The classic saying goes “You can’t manage what you don’t measure”. In recent years, there’s been a growing call by some HR influencers for organisations to end their obsession with measuring. So why measure engagement?
The first point we raise when asked is do you really know how engaged your employees are? And can you quantify it? Perhaps managers do know and have a pretty good idea, but often they don’t.
If companies are to be truly competitive, waiting for the quarterly or yearly financials to plan action is too late. In today’s fast paced world measuring the traditional KPIs is no longer sufficient. There is no doubt that they still remain important, but organisations also need to know what is happening with employees and their engagement in work. Business today is too fast paced to rely solely on hard figures.
We know employee and customer engagement are good predictors of organisational performance. If you really care about the financials and numbers, invest in measuring employee engagement and taking action to increase it. Passionate employees take better care of their customers, and as a result customers are likely to increase their spending with the company. In other words, passionate employees increase a company’s value.
Alongside the hard side, companies also need to know the soft side and any issues employees are facing. Without it, they are operating in the dark. Employee engagement surveys shed light on the human side of organisations and have now become an essential part of a manager’s toolkits. Engagement surveys allow organisations to get insight into their heart beat; the employees. Further, they allow managers to see how employees are doing, and to see what aspects are barriers to high performance.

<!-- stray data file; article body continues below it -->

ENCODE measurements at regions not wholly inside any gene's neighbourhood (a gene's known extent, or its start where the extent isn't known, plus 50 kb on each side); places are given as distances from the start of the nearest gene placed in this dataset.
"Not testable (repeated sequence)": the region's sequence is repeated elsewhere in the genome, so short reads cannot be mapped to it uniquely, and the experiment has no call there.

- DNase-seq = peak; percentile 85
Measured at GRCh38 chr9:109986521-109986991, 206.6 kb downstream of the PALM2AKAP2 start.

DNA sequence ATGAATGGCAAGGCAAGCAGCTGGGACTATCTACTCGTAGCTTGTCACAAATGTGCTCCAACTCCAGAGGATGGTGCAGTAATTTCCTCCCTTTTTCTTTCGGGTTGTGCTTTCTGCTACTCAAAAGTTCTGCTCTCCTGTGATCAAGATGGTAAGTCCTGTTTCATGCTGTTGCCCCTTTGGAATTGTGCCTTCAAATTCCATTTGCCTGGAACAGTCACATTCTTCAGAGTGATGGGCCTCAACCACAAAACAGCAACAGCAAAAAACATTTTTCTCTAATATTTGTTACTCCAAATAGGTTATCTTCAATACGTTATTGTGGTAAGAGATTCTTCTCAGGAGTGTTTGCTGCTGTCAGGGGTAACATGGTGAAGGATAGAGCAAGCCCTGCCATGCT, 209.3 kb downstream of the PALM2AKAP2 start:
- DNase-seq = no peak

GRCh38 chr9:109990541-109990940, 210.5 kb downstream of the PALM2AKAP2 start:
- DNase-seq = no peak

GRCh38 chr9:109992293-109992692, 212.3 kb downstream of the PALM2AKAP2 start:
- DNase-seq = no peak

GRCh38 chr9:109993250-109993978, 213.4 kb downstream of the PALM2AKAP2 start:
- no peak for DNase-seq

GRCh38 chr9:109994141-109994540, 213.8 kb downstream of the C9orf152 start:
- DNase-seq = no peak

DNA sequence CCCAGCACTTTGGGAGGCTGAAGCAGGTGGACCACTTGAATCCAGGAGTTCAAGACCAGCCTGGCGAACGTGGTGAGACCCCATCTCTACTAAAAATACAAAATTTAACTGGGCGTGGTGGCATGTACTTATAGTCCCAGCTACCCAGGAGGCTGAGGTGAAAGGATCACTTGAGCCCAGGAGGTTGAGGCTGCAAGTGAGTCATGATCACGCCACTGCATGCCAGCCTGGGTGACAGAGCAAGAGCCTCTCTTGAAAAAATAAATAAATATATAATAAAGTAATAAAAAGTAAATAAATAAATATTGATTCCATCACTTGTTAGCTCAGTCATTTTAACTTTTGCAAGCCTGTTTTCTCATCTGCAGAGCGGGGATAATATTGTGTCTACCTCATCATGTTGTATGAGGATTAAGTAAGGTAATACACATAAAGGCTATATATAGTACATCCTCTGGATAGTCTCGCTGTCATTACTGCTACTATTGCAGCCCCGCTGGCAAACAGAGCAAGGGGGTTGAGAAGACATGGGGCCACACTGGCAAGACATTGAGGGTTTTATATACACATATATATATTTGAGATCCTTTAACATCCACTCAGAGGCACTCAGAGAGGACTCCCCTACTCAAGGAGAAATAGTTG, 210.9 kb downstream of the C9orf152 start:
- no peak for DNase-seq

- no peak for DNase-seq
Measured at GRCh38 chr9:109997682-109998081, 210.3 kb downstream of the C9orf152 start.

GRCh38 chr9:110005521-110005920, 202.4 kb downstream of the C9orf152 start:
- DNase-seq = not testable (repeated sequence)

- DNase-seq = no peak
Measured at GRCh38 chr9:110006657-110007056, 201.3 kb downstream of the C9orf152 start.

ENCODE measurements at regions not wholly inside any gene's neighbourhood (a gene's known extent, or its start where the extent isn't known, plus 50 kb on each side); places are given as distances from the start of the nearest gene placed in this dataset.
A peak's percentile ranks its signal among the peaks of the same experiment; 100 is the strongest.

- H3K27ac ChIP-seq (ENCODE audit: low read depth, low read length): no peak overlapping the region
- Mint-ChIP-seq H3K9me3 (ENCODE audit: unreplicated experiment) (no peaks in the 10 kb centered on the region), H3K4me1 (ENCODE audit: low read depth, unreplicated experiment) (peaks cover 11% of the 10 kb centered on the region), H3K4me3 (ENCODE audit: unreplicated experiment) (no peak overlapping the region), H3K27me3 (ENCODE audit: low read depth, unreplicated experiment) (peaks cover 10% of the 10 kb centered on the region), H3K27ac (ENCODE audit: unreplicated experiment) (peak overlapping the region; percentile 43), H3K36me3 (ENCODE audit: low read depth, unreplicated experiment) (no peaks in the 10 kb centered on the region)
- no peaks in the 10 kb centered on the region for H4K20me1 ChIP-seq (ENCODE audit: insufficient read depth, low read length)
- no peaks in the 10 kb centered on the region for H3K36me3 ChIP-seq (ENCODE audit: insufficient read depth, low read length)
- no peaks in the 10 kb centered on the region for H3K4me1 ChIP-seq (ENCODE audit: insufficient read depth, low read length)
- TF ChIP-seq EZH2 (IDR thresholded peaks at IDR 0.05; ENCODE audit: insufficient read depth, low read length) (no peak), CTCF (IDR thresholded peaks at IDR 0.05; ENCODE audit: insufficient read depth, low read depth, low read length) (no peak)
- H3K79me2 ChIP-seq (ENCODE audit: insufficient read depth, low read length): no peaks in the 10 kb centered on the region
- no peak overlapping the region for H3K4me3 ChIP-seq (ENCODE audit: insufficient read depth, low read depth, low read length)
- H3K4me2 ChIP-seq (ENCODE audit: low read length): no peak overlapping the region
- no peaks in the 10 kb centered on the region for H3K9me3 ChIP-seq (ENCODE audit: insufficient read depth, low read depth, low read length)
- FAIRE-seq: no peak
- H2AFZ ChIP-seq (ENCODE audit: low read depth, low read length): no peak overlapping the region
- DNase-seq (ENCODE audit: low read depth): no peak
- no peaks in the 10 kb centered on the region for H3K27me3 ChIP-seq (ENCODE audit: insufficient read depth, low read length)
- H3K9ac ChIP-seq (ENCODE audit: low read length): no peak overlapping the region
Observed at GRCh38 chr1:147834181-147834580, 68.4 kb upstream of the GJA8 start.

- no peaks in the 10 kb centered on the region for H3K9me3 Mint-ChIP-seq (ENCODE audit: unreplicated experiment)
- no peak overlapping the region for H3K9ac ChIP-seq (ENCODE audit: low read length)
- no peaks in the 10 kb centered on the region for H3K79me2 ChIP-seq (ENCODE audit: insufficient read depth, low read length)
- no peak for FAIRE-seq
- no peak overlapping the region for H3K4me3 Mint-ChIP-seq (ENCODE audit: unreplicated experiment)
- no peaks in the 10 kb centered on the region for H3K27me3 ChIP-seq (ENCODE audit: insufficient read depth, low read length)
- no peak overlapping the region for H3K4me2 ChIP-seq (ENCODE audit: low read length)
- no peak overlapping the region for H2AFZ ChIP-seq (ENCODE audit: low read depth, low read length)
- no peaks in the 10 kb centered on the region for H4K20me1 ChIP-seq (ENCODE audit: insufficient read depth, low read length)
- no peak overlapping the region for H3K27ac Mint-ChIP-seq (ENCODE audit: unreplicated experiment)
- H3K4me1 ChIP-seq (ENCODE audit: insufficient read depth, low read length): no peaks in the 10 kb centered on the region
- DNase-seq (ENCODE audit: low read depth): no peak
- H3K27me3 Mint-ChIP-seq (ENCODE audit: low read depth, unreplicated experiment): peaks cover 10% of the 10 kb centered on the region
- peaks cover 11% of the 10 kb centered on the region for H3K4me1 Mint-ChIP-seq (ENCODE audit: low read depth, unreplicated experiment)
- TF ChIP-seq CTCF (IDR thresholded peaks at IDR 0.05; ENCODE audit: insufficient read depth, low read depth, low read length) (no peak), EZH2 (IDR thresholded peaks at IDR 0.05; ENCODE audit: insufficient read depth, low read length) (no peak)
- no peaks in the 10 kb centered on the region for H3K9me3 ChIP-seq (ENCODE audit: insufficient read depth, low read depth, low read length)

How to measure engagement
By far the best way to measure employe engagement is by conducting engagement surveys. Doing so allows organisations to get insight into the precies engagement levels of their employees and further, provides insight into the areas that companies can work on to increase engagement.
From 20+ years experience, we have leant that at the heart of successful engagement surveys lies 5 crucial aspects:
1. Buy in from the top
Successful surveys start with commitment from the top. If senior management and decision makers don’t take surveys seriously and show real commitment, employees won’t commit to the process either.
2. Short, attractive questionnaires
Long gone are the days of questionnaires that are 120 questions. Making it easier for the employee to fill in the questionnaire aids response rate and sharpening what you want to measure creates relevant reports.
3. Action based
If you can’t act upon the question, don’t ask it. The cardinal sin of surveys is not doing anything with them. Setting up the survey for action is therefore not only practical, but also makes life easier later in the project phase.
4. Reporting at the team level
Most of employees work experience is on a team level and that is where the action happens. Reporting what happens at the team level and acting upon it delivers the best results. As a rule of thumb, we recommend doing this alongside three organisational wide themes.
Don’t wait 2 years between surveys and to measure engagement levels. An awful lot can happen to an employee in two years, and the impact of planned actions is extremely hard to measure after so long. If you want to address engagement, keep surveys short and measure regularly.